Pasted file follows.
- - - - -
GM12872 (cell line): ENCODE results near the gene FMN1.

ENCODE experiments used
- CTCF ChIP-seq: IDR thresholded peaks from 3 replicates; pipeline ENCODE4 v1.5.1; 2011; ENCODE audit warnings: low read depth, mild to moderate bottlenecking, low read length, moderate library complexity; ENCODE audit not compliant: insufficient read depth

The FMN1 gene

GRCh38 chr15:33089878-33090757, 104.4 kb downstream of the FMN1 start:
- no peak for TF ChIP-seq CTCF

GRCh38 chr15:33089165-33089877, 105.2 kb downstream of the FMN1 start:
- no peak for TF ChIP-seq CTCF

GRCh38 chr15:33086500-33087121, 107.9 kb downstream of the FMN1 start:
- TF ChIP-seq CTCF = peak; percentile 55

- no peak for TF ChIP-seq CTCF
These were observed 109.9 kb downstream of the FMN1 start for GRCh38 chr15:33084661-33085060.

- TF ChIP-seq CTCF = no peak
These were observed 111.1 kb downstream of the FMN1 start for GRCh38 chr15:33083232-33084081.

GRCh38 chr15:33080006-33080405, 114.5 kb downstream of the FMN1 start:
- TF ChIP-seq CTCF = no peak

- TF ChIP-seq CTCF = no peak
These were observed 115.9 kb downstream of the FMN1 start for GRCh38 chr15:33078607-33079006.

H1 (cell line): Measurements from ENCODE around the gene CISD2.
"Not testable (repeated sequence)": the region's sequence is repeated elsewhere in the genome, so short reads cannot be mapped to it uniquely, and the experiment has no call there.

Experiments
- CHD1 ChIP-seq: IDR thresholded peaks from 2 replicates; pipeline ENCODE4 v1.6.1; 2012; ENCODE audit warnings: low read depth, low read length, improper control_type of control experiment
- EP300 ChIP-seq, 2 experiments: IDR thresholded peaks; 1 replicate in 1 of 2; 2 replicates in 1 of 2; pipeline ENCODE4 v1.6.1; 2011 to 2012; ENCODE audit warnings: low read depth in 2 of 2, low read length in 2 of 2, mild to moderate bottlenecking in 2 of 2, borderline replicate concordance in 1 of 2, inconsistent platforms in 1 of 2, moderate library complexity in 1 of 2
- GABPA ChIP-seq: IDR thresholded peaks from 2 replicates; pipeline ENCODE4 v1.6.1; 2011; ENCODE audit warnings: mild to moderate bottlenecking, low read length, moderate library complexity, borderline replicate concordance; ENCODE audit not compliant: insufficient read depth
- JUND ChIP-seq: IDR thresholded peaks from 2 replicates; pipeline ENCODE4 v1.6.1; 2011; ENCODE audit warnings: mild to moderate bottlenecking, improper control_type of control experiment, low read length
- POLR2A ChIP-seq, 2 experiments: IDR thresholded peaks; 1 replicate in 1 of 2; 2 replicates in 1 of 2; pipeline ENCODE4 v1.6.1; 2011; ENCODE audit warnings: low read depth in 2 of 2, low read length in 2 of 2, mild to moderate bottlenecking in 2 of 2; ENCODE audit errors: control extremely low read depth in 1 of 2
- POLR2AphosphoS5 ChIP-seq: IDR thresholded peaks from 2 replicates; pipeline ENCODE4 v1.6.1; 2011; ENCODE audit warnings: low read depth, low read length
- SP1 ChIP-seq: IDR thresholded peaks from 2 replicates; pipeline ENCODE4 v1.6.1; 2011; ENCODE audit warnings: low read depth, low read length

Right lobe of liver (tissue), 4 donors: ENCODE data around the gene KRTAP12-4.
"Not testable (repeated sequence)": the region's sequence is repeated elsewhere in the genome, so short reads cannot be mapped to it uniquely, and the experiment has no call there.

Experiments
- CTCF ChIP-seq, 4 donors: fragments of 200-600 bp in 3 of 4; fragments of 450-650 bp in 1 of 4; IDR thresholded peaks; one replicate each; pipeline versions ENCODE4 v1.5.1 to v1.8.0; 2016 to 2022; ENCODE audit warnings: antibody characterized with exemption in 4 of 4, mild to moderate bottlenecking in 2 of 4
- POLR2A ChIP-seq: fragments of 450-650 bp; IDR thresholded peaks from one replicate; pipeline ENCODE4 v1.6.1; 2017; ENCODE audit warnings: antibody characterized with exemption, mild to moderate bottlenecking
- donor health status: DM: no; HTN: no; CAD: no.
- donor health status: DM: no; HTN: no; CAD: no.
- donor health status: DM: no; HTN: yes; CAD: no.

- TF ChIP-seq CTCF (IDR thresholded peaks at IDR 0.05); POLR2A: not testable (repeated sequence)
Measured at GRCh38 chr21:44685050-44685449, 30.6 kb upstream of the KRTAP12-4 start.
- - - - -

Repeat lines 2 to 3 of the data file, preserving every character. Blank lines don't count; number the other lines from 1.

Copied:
ENCODE experiments used
- CTCF ChIP-seq: IDR thresholded peaks from 3 replicates; pipeline ENCODE4 v1.5.1; 2011; ENCODE audit warnings: low read depth, mild to moderate bottlenecking, low read length, moderate library complexity; ENCODE audit not compliant: insufficient read depth